When I finished War of Art, this started another creative self-help book binge. I haven’t reread Bird by Bird (yet), but LibraryThing thought I would like this.
A few things first about Twyla Tharp:
-I have a deep and abiding respect for Twyla Tharp and have had it for years.
-I love her style of dance. As a terrible dancer, I have a deep and abiding respect for those who can.
-She’s name checked in one of my favorite movies:
And how did I not know that she had a book? Three books?! This clearly is something that must be changed. And so it has.
One more thing before I get to the actual content of the book. Can I just say how much a well-designed book pleases me? And books on creativity are almost well-designed. They have good typefaces. Excellent white space. Judicious use of size and color and images. The book itself is gorgeous and helpful just as an item, nevermind the actual content inside. </gushing>
Tharp offers a lot of advice to creatives of all types in this book. It’s not just meant for artists or dancers–she’s pretty clear that her advice has applications to any source of passion. It’s laid out so that every chapter introduces an idea, Tharp expounds on it using a lot of examples from her own life and work, and then there are exercises and activities at the end of each chapter. And some of the exercises didn’t speak to me, and some of the advice is stuff that everybody says (go to work even when you don’t want to, don’t get bogged down in a rut, don’t get too committed to the first thing that comes out of your mind).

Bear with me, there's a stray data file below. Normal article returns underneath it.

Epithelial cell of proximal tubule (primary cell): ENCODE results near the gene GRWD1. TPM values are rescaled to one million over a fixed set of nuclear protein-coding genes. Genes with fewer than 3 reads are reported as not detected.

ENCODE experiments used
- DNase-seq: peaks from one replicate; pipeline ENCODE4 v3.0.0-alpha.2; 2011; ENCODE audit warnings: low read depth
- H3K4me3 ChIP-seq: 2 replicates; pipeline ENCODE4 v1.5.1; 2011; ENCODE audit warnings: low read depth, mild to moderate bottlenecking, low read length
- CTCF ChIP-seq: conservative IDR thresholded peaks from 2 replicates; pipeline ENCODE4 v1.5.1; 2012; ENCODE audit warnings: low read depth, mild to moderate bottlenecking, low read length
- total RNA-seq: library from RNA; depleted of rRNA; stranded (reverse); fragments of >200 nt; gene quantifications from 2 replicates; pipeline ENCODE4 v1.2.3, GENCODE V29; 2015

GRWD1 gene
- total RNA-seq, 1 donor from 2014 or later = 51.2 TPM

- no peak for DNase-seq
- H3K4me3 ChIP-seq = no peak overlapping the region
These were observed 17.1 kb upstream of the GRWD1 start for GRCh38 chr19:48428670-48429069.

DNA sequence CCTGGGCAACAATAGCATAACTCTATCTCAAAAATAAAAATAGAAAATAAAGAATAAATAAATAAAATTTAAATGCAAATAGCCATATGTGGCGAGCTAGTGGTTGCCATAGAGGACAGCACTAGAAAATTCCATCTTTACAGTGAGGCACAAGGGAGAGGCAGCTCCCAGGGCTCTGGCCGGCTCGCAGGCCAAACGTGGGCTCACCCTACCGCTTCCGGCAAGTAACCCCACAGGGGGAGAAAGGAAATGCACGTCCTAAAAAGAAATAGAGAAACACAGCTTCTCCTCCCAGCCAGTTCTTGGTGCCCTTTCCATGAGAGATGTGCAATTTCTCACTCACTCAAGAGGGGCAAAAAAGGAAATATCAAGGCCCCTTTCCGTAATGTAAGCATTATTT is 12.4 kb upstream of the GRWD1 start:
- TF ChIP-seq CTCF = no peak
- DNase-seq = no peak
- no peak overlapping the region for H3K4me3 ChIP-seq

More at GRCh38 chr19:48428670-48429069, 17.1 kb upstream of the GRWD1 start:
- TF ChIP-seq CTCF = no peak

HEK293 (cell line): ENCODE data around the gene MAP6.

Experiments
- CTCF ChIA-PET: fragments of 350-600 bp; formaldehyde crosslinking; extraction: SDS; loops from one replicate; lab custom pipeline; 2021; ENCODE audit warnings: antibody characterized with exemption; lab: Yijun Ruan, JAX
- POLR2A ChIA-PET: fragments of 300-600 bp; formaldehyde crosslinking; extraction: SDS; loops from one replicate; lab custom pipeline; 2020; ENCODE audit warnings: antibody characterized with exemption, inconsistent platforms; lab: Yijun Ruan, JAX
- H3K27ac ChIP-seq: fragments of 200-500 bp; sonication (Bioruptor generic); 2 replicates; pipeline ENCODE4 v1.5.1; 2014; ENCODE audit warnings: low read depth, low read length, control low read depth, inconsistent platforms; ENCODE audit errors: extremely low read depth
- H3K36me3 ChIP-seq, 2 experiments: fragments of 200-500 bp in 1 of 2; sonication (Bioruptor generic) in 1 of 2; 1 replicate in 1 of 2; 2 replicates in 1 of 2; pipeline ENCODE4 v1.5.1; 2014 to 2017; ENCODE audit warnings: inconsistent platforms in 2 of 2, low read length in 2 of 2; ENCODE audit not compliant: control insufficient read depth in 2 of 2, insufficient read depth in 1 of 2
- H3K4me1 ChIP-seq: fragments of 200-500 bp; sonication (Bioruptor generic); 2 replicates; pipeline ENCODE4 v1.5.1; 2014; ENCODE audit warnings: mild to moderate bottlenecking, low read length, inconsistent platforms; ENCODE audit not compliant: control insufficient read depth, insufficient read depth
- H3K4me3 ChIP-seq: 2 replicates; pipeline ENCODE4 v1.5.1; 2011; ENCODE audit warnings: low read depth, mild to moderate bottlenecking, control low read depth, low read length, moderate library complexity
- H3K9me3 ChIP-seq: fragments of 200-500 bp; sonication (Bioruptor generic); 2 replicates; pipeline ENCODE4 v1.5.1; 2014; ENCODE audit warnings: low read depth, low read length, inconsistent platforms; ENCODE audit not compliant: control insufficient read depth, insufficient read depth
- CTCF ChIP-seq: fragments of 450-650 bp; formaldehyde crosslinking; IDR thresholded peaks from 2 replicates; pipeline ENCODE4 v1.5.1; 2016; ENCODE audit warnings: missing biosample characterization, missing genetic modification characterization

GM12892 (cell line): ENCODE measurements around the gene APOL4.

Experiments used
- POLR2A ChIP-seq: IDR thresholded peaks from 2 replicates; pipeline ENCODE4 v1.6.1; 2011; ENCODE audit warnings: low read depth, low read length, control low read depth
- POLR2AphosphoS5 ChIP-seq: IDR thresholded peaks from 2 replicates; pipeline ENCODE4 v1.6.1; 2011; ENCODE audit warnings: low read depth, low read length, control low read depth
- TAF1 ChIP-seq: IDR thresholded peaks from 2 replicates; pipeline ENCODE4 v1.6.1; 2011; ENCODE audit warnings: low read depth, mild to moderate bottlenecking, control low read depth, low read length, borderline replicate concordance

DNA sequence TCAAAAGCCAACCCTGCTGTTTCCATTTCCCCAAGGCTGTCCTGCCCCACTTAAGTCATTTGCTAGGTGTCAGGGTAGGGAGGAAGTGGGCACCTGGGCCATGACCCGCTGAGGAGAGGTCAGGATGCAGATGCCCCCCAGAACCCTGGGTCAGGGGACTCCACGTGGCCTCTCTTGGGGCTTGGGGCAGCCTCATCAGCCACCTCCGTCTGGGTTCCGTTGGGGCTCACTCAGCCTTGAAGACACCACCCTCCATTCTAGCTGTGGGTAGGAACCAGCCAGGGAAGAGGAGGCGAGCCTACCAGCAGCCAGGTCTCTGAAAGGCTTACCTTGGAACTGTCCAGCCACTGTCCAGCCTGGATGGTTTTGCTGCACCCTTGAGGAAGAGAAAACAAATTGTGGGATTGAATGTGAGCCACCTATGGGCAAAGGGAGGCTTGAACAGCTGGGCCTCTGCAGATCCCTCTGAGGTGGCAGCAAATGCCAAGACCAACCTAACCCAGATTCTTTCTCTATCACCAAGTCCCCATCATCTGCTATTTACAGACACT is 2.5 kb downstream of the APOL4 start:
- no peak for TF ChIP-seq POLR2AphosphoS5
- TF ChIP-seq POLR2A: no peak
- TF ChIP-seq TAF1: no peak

But there’s one section that really spoke to me. I mean, the whole book really spoke to me, but the section on rituals brought something fresh that wasn’t a needed reminder. Tharp has a routine where she gets up every morning, puts on gym clothes, and gets in a cab to go to the gym. And you might think that the gym is the ritual; it’s how she jumpstarts her day. But that’s actually not it–it’s the cab ride. By denoting a small thing that happens every morning, it signals to her body that it’s time to get up and get to work. Since the mind and body are so connected, I feel like this could bring a lot of positivity into my own life. I’ve been trying to start a routine where I get up at 7 as soon as my alarm goes off, I get a Diet Coke, and get in the shower. This proceeds into my grooming routine and life.
Now, Dale can tell you that this has not been abjectly (or even sort of) successful. But pieces of it are coming together. I now feel like I need to get a move on when my alarm goes off. And even if I burn some of the time before 9 AM reading the news or whatever, I’ve done it on my own time instead of letting encroach on work. And for that small advantage this book was truly worth it.
JMF Rating: 8.5/10
‘Til next time,